Dead Man Walking: a Message From Gaza

This is the name of a movie from the 90s that starred two actors I like, Susan Sarandon and Sean Penn. The term is used by prison staff, guards, and wardens to describe inmates on death row. Shouts of ‘dead man walking!’ echo through the prison as a cruel reminder to the inmates that their time is limited, and execution awaits.

In 1998, I received a scholarship to the University of Minnesota to study human rights, and, for my project proposal, I wanted to learn about programs designed for inmates on death row. In order to develop my proposal, I visited prisons, learned about such programs and watched ‘Dead Man Walking’ several times. I was hoping to learn from the US how to ease the last days, months, and years of these inmates as, finally, they are humans and receive what the system and society believe is justice for their crimes. After working hard on my project proposal, I was surprised with an outright rejection with the justification that ‘the state of Minnesota abolished capital punishment in 1911.’

My project was canceled, and the only memory of it that remains is a lingering sympathy with Sean Penn’s character. I am reminded of this movie and his character now as I survive under bombardment and siege in Gaza. I hear my prison wardens scream ‘dead man walking’ every day, every night. ‘I did not kill anyone!’ I want to scream back. My only crime is to be Gazan and want to live. I wish to wake up from my death row nightmare and no longer hear their whistling calls and exploding taunts.

Biko in Gaza 

As a teenager living under occupation, I used to follow the stories of people fighting for freedom around the world. Stories from South Africa always resonated with me, because I felt a strong kinship with people who suffered under systems of apartheid.

I distinctly remember reading the story of Steve Biko, a black South African anti-apartheid activist who was killed in prison in South Africa. The story, unfortunately, was short and concluded with Biko’s murder while still in jail. I was accompanied for years by the song Peter Gabriel wrote in memory of Biko’s life and legacy, and, at some point, I was able to watch the movie Cry Freedom that documented part of Steve Biko’s struggle against apartheid.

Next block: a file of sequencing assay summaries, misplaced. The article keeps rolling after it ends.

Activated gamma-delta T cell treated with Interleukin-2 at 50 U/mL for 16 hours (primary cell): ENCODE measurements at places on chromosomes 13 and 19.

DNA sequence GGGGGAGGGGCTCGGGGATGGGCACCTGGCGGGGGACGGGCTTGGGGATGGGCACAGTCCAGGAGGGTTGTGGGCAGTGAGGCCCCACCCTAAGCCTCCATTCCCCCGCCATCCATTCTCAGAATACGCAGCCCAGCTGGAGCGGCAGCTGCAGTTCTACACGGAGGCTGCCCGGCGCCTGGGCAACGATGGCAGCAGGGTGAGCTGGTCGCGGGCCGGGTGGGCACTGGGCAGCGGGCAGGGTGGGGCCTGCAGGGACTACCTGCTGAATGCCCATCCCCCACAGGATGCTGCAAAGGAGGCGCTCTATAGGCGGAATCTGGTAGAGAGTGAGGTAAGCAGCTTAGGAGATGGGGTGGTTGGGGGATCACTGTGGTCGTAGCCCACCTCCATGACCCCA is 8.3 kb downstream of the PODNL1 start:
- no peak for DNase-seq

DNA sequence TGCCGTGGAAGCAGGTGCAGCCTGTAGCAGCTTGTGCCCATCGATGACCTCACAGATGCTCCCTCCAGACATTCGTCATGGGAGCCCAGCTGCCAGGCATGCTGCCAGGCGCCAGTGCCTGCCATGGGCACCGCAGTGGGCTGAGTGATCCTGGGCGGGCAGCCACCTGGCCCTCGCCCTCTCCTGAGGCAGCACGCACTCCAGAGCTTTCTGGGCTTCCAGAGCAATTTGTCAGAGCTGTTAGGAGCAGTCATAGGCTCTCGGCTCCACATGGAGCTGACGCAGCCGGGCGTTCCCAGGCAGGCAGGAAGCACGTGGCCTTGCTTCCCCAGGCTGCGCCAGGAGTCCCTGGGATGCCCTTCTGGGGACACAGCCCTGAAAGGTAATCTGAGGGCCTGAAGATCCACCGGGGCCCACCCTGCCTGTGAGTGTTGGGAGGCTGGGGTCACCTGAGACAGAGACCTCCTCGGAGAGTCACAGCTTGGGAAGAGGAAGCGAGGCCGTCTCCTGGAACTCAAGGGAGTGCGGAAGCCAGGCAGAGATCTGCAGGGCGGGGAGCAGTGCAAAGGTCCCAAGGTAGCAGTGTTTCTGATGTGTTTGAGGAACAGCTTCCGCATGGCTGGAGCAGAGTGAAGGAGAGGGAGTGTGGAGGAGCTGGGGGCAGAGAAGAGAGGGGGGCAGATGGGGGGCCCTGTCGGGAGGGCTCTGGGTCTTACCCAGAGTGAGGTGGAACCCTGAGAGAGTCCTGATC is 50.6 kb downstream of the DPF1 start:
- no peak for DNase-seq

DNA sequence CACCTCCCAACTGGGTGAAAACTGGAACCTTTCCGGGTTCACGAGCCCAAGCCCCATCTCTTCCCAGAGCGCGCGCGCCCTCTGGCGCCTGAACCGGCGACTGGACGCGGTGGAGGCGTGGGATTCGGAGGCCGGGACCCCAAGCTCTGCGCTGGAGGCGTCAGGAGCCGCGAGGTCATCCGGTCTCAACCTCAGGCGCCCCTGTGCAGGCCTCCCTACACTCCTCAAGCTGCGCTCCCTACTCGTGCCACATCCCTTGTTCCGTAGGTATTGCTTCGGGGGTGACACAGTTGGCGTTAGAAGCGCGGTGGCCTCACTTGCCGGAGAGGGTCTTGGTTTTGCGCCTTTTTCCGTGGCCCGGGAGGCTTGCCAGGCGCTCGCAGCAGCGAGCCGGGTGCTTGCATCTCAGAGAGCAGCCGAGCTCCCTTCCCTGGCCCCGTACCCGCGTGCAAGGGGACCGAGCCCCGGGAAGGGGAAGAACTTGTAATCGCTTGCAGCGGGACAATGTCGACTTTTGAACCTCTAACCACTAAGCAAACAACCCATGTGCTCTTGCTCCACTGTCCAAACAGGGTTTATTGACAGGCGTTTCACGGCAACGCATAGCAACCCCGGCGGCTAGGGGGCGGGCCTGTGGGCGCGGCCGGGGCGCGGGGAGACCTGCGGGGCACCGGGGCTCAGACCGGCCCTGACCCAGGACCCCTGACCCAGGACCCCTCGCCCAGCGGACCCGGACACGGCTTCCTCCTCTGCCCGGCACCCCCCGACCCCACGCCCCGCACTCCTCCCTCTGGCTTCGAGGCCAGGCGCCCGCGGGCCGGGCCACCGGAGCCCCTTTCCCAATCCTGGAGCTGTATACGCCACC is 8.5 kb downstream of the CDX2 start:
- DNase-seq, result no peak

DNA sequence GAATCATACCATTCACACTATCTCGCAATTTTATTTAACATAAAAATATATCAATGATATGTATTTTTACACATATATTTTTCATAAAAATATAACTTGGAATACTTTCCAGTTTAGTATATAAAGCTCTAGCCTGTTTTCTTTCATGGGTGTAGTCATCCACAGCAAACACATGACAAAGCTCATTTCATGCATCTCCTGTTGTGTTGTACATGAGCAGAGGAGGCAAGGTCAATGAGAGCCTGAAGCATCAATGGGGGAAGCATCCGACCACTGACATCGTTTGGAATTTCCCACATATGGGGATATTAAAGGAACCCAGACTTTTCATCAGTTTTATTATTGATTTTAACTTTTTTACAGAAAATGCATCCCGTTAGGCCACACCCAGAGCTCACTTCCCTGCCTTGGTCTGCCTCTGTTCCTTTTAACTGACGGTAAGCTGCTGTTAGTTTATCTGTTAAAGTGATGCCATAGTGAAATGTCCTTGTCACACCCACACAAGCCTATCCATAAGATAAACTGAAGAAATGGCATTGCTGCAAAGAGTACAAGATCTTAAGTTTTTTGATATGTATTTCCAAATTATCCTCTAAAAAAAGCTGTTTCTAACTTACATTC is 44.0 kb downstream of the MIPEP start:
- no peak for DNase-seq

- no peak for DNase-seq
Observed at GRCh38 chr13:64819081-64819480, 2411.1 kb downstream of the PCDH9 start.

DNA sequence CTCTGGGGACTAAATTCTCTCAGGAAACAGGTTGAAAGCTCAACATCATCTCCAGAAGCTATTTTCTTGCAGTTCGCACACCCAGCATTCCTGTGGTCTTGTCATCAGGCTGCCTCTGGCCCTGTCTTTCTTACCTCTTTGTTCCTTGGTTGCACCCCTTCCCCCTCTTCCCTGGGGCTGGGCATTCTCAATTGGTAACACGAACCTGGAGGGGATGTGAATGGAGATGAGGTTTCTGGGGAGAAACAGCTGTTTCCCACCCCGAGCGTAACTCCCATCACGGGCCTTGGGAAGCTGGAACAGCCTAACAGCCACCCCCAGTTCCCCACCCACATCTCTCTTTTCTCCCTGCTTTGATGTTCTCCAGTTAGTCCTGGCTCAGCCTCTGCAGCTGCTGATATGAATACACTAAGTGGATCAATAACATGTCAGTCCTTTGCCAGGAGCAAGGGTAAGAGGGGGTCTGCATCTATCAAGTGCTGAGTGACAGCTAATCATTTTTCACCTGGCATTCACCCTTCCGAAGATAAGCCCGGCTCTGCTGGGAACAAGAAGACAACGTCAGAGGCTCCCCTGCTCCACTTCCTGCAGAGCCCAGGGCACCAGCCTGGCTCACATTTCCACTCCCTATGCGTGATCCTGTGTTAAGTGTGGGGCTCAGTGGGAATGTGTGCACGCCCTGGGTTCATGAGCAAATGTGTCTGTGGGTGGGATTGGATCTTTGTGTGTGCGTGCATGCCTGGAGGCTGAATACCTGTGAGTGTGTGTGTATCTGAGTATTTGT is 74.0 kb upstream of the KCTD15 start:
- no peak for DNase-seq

The last part of my connection to Biko’s story was the Truth and Reconciliation Testimony Session that involved the murderers of Biko. Like others, I struggled to accept truth in lieu of justice; however, while watching the testimonies and observing the reactions from Biko’s surviving family as they listened to his killers describe the murder of their beloved, I realized that truth is not less important than justice. I realized that the truth can provide relief; it can provide a sort of peace.  Knowing the truth became important to me, too, and I became ready to give up the right of seeing or practicing justice in return for hearing and knowing the truth.

Truth became more important to me than anything else. I dreamt of meeting Desmond Tutu and speaking to him about why he came to the conclusion that the truth would reconcile people. I wanted to ask him what happens to people when they are allowed to hear the full disclosure of the truth.

My request to all of my friends who will survive the current genocide in Gaza is not to fight for justice only, but to consider the pursuit of truth for all the victims. We should demand to know from our killers: ‘Why were they killed? Why are you killing us?’

And for the growing number of children killed, I wish I could ask ‘what did you dream of last month? What did you dream of before you were killed?’

Rest in peace Biko and see you soon

The song of Biko